Maui wildfires linked to concerning health effects, new study finds

Rising Health Risks for Maui Wildfire Survivors: Study Reveals Alarming Findings

A recent study conducted by the University of Hawaii has raised concerns about the long-term health effects experienced by survivors of the Maui wildfires. The study included nearly 2,000 participants from West Maui and Upcountry, many of whom had not received medical check-ups for seven months following the fires.

Researchers were surprised by some of the findings, which revealed that 74% of participants are at an increased risk of cardiovascular disease, up to 60% may have poor respiratory health, and 8–20% could have compromised kidney function. Many of the participants were unaware of these underlying health issues prior to taking part in the study.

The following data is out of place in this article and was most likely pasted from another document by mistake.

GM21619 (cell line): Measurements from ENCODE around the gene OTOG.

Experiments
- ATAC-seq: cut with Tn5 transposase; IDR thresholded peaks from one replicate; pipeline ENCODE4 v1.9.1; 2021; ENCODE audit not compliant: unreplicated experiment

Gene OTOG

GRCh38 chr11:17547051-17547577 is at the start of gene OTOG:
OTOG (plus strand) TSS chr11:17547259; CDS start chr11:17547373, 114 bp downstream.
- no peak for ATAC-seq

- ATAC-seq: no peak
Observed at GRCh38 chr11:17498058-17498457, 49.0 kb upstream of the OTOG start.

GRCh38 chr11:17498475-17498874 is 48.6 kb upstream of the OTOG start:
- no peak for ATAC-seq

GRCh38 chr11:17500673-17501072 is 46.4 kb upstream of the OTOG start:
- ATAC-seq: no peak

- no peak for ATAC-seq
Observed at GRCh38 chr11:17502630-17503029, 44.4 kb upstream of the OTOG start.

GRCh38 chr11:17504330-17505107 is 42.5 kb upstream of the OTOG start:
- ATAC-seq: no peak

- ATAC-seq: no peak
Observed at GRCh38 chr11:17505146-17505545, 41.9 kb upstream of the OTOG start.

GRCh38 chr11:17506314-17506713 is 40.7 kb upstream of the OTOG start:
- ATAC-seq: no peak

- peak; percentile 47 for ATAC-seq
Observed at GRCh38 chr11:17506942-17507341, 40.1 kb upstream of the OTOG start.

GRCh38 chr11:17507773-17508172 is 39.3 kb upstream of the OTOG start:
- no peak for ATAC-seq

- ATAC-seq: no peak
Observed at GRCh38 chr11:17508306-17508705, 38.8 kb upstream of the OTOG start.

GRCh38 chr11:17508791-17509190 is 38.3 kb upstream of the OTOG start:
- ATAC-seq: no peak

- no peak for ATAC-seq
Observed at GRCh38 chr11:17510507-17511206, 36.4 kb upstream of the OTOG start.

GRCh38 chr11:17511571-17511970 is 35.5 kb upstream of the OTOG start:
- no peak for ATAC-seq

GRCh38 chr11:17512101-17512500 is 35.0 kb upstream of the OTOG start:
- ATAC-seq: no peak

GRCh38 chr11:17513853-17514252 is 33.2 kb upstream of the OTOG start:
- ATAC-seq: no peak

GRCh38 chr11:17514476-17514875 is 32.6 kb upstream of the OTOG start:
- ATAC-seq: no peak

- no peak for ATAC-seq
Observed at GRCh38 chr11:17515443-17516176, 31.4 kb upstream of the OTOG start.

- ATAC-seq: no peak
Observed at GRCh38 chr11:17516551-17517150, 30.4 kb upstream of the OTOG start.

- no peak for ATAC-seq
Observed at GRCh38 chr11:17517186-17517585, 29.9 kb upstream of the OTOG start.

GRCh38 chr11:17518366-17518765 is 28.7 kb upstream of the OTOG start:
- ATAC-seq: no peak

Among the participants was Nikima Glatt, who lived in Lahaina during the wildfires and experienced difficulties with physical activities she used to enjoy. The study also highlighted mental health concerns, with over 50% reporting increased depression, 34% experiencing suicidal thoughts, and 30% dealing with moderate to severe anxiety.

At the time of the study, only 10% of participants had found permanent housing, nearly 50% had lost their jobs due to the fires, and 13% did not have health insurance. UH is looking to expand the survey to include more participants but funding for the necessary medical tests is needed.

The full report of the study can be accessed online, and the study was funded by the Hawaii Community Foundation and Kaiser Permanente. Each participant receives $100 for taking part in the study. The results of this study highlight

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